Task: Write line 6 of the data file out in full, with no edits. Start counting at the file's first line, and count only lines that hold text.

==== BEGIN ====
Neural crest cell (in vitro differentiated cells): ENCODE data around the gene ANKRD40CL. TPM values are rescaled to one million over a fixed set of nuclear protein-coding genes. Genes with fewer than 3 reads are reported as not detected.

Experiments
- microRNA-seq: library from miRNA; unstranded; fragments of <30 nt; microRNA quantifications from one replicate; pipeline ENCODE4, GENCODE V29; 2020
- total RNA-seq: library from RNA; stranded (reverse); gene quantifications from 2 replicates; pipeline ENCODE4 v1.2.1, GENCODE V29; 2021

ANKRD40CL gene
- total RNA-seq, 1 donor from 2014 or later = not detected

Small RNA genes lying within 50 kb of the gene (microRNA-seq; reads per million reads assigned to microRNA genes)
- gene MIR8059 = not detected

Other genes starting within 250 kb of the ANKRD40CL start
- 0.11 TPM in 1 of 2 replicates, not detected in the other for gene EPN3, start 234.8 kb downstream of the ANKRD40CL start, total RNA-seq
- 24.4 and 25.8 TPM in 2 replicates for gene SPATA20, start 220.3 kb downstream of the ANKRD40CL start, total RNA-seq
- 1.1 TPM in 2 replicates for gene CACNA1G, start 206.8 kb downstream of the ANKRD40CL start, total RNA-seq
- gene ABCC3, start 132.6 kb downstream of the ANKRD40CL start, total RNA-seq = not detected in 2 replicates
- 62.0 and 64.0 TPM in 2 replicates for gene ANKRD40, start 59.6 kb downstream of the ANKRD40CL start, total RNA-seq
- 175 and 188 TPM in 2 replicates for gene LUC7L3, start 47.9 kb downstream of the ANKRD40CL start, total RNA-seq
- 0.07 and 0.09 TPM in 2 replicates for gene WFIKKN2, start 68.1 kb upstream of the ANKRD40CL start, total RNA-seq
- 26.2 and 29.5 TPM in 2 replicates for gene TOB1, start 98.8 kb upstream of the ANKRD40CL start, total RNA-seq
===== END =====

- total RNA-seq, 1 donor from 2014 or later = not detected